“What you see in a lot of paintings from this period is an art style that depicts the indigenous people in a way that justifies the colonial project,” said Tiriki Onus, director of the Wilin Center for Indigenous Arts and Cultural Development at the University of Melbourne.

“You’re going to see Aboriginal people in this almost animal, grotesque way that hints at a specific time period and romanticizes an invasion.”

Mr Onus, a Yorta Yorta man, said another art movement followed, in which the Aborigines were portrayed peripherally and almost untouched as “noble savages” which he said were used as propaganda to “explain aversion to the treatment of Aboriginal people to oppress”.

A scene showing colonial settlers in dark colors with an indigenous person dressed in light colors.
Owned island in 1991 by Gordon Bennett.(What’s included: Sotheby’s)
A scene depicting colonial settlers with red, yellow, and black triangles superimposed into the image.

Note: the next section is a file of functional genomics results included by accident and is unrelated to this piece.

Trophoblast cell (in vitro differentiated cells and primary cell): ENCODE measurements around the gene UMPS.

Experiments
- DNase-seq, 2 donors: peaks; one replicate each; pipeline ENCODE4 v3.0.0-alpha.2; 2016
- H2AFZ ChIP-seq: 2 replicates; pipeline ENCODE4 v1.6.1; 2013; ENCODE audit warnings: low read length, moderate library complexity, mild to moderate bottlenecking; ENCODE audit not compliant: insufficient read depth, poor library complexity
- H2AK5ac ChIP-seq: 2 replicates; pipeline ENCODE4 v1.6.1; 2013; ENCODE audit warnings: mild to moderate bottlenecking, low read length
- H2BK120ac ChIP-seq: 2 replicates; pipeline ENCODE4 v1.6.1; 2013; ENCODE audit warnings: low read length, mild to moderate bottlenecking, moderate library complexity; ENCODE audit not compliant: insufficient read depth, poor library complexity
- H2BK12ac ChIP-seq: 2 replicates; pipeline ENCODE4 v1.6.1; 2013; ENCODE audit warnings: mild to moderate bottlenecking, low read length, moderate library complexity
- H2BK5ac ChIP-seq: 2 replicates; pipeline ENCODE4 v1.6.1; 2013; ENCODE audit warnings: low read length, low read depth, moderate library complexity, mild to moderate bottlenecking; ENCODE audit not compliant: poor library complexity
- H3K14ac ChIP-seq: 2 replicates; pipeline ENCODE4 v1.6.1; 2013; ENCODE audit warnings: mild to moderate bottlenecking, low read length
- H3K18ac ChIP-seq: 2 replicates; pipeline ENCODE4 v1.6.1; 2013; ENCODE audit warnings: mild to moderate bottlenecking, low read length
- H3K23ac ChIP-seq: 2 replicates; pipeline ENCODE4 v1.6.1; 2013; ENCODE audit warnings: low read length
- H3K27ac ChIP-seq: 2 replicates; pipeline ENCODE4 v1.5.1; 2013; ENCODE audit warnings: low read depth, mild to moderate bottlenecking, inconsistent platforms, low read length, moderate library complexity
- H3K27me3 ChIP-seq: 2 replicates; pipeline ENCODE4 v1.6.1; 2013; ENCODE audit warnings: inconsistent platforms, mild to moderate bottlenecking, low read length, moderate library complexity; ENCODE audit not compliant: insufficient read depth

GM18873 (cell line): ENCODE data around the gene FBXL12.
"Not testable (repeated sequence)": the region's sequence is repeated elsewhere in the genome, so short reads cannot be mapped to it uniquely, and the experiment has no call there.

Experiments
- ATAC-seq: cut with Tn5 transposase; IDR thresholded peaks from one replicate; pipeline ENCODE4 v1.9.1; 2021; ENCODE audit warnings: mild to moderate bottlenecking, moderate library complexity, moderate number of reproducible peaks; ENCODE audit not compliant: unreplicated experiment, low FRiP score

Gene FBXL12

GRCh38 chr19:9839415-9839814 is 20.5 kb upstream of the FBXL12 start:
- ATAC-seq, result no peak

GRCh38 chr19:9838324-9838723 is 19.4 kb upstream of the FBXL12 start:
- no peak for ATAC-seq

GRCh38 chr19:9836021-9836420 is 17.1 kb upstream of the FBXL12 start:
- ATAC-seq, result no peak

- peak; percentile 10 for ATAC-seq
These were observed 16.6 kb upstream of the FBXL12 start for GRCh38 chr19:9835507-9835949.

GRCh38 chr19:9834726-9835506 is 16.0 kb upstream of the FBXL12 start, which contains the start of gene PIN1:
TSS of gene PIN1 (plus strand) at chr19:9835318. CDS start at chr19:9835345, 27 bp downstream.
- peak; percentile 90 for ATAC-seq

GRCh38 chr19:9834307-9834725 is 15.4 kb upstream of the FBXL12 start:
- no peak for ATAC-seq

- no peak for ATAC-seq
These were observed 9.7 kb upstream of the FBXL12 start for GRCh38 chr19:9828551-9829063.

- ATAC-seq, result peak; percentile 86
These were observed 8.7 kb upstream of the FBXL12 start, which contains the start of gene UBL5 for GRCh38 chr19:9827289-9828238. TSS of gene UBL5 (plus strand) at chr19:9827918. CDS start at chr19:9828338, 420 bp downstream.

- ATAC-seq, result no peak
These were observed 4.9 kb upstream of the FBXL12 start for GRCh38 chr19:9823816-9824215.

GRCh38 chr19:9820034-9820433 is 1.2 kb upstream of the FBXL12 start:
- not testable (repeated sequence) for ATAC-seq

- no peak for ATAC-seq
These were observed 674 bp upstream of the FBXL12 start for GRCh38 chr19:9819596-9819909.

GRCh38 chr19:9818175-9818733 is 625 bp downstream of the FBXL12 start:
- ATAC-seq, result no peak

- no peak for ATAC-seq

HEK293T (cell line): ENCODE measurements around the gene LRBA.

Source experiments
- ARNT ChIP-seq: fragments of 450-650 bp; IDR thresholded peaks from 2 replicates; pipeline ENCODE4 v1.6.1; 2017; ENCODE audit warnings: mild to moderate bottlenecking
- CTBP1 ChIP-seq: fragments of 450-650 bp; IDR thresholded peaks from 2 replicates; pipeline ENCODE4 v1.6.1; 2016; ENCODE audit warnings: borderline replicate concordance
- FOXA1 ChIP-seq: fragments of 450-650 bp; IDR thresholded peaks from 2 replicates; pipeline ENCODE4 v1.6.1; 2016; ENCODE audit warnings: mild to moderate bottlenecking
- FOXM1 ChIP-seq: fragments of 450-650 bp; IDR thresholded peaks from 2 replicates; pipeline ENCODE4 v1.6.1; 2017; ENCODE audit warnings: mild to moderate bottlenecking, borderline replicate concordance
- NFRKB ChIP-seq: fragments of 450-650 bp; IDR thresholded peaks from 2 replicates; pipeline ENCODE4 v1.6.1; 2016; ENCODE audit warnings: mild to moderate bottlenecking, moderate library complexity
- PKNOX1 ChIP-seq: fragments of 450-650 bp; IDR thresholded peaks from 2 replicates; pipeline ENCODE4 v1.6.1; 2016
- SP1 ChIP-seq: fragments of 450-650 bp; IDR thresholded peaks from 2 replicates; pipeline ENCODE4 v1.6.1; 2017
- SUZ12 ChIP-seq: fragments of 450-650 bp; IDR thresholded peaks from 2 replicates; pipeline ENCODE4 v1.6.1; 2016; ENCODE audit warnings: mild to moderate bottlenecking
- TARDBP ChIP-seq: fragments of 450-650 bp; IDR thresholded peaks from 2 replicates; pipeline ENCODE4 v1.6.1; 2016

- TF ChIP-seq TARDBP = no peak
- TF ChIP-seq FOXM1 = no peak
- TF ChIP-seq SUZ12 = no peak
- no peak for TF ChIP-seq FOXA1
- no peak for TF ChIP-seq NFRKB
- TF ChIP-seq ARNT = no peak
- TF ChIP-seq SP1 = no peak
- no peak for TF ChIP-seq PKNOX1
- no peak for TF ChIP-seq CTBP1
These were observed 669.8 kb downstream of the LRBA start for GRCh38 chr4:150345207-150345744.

Possession Island (Abstraction) 1991 by Gordon Bennett.(Supplied: Museum of Contemporary Art Australia)

The image of Captain Cook was later adopted by artist Gordon Bennett, who created two works, Possession Island, depicting the same scene.

By using vivid colors and adjusting the image’s focus, Bennett changed the painting’s narrative from one of solemnity to one of critical reflection.

“Gordon’s work is extremely powerful and direct; he’s trying to restore the balance between how Aboriginal people are portrayed and how stories are told,” said Mr Onus.

Tiriki Onus
Tiriki Onus, director of the Wilin Center for Indigenous Arts and Cultural Development.(Supplied: Giulia McGauran)

“Brandi’s work reminds me of that as I engage with it. I love the way Brandi creates this space and holds it for herself and for black women and our communities in general.”

For Ms. Salmon, Bennett’s work had a similar impact on her thinking.

“When I saw this painting by Gordon Bennett, an Aboriginal painter, a switch flipped in my head. Wow, I realized I can do this.”

The Aunty Collection

Mrs. Salmon created the first of the Auntie Collection paintings, Aunt Venus, for a university assignment and said she plans to create more.